“If you analyse the retail culture in Oman, you can see an upward trend beginning from 2004 up until 2014, but factors such as the recession have put a cap on that,” Fahad explains.

He’s right, as we learn from statistics revealed by the Alpen Capital, an investment banking advisory firm, that Oman’s retail sector has taken a hit, with growth slumping by 18.2 per cent between 2014 and 2016 – a period following the oil crisis.

But, that’s not all. Katie Watson, a real estate agent based in Muscat, believes that the effects of the oil crisis were further accentuated by careless planning, changing trends and an oversupply of retail spaces.

“To understand more about this,” Katie explains, “We need to focus on how the coming of mega-malls – retail spaces which can accommodate more than 1,000 outlets – has completely changed the face of shopping in Oman.

“These mega-malls cost developers equally mega price tags to build, and that has led to relatively tall rental rates, which eventually boils down to the consumer shelling more out from their pockets to cover the rental costs.

“This hurts the pockets of shoppers, who are already in discomfort following the recession of 2015.

“The residents of Oman – as have those around the world – have begun recognising this, because of which, there are fewer people heading to malls. And this has led to lower footfalls, and overall, a negative impact on these multi-Million-Riyal investments.”

Whether this is a contributing factor or not to the ‘temporary suspension’ of the construction of what was pegged to become Oman’s largest mall has yet to be seen, but experts such as Katie are confident that the end of mega-malls is near – as was seen in the US and countries across Europe following the upsurge of e-commerce and online shopping.


The coming of e-commerce


Sharifa al Barami

The owner of markeetex.com – an online store based in the Sultanate – Sharifa al Barami is one of the beneficiaries and benefactors of this trend. But, she sympathises with local mall developers despite her firm view on how such a scenario could have been avoided.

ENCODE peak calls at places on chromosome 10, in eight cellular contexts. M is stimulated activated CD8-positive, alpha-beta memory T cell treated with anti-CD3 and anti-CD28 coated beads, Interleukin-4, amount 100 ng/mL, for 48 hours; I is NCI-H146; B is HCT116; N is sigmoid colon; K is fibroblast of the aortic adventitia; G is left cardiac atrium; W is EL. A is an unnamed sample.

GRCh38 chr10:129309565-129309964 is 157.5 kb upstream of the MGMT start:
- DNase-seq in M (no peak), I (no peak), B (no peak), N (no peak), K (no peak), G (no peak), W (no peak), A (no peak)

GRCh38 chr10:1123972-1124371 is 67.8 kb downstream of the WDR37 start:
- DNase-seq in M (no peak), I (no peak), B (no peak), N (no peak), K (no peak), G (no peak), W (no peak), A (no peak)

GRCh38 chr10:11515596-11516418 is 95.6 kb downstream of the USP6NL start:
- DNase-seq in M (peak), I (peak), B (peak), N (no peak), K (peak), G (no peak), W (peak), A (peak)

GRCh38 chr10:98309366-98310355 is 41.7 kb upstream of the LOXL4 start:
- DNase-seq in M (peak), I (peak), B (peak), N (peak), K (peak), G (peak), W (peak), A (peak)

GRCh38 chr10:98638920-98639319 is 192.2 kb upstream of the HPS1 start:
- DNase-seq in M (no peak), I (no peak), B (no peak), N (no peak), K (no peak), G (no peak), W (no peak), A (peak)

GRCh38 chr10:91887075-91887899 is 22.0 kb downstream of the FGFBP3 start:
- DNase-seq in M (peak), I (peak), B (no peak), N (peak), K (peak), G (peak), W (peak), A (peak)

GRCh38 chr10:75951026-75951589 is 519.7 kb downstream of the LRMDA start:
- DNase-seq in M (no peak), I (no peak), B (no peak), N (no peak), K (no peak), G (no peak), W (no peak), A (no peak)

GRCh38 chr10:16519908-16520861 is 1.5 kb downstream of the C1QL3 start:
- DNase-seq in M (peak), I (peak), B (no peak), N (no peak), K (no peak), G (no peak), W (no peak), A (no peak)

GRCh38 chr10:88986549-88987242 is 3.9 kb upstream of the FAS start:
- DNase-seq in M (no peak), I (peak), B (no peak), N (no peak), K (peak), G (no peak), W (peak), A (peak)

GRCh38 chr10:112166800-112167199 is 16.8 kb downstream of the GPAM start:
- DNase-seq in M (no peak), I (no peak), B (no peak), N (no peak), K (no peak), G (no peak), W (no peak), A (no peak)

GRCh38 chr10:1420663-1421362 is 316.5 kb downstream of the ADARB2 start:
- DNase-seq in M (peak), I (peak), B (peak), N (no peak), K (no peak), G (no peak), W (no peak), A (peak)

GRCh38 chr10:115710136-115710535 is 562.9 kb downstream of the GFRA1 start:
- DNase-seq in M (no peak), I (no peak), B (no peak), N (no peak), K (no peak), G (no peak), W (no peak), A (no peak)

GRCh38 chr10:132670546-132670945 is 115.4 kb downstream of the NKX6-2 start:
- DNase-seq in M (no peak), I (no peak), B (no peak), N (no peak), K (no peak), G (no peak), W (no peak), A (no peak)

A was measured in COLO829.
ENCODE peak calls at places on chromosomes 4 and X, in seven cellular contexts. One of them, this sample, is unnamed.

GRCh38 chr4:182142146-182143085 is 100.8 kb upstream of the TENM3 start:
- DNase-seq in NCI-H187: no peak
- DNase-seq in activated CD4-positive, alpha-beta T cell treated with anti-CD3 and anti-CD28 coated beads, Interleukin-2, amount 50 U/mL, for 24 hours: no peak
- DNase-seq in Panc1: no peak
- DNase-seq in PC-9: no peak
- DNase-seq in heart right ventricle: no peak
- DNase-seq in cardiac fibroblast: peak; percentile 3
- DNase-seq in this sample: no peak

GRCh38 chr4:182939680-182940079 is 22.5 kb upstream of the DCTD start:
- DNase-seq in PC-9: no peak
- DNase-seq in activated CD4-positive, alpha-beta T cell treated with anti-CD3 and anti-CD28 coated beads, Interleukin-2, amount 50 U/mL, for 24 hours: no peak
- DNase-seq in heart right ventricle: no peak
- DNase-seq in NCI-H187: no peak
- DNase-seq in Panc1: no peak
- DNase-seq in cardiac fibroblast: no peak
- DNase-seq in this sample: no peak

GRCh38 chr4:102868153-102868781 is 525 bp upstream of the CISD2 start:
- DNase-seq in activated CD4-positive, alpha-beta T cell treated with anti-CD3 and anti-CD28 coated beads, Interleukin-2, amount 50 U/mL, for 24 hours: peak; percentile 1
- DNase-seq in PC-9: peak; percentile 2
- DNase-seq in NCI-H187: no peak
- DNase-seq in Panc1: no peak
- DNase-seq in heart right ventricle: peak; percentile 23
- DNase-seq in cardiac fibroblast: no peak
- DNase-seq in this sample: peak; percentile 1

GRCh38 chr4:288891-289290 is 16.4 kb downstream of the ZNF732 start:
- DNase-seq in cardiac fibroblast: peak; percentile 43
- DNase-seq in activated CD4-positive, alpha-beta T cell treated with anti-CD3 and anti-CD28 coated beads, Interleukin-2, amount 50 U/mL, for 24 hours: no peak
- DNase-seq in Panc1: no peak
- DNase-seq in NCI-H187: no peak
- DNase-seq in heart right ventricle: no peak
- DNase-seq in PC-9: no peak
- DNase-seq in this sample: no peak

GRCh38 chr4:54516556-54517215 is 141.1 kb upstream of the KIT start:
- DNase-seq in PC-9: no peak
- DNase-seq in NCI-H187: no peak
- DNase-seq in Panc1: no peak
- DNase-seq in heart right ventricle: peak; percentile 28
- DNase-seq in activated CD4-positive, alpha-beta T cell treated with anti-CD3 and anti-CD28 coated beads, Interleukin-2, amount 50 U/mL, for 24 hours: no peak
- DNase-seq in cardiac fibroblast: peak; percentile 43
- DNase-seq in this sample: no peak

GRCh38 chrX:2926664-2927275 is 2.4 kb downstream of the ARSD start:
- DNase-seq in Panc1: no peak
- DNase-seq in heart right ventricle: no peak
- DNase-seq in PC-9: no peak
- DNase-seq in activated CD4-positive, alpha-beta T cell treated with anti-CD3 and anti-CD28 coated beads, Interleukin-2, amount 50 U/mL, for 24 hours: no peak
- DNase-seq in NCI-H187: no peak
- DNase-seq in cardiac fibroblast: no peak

She says: “Several countries around the world are witnessing a shift from malls to online stores – it’s a tendency arising from growing needs. And it has more to do with the growth of technology and how it is impacting our lives in a positive way than anything else.

“Oman is still a good decade or so from completely moving away from the mall culture – that’s a fact I point out solely based on trends we’ve witnessed in the country.

“So, I would say that there’s still scope for it for now, but there’s a general lack of research that hinders any positive development in this sphere.

“If you look at Baushar’s landscape itself, there are several malls in close proximity to each other. There are four malls – of which two are highly established among the expat community – placed within a five-kilometre radius.

“Not only has that increased the competition, it has absolutely destroyed the market for several others – and it all comes down to inept planning.”

In fact, it is this very level of planning – or the lack of it – that is also hindering the development of the nation’s housing sector.


A falling real estate and rental market


Katie says that she is among a clan of real estate agents who have been affected by the oil price crisis.

“Well, it’s all a circle, isn’t it (?)” she asks us. “Before the oil crisis struck down the region in 2015, the real estate market in the country was booming to a point where both residents and expats were confident in investing (renting and buying) in residential properties.

“This also led to the coming of several properties across the country. I understand that some of these [projects] were in the pipeline for up to five years but it’s the timing of their arrival, combined with the coming of newer projects that is completely demolishing stability in the market.

“It’s a clear case of oversupply – the demand-supply chain has been broken in this sector too, albeit, a bit lesser in extent than what we see in the retail sector,” she adds.

This has been proven by facts revealed by Hassan Mohammed Juma al Lawati, the chairman of the Oman Real Estate Association (ORA).

As per the official, the occupancy rate of residential buildings in the capital stand at 70 per cent and as low as 50 per cent in areas outside the capital – the lowest recorded in the Sultanate’s history.

In an interview with Y, a marketing specialist from Tibiaan Properties (who wishes to remain unnamed), points out another factor involved in this shift in market trend: the diminishing expat population.

She says: “The market may be at its worst state now, but it has to do with the drop in the number of expats who rent out property. As per our calculations, the drop is quite substantial too – with the numbers standing as low as 2.03m people in May, 2019 when compared with the 2.09m people from May, 2018.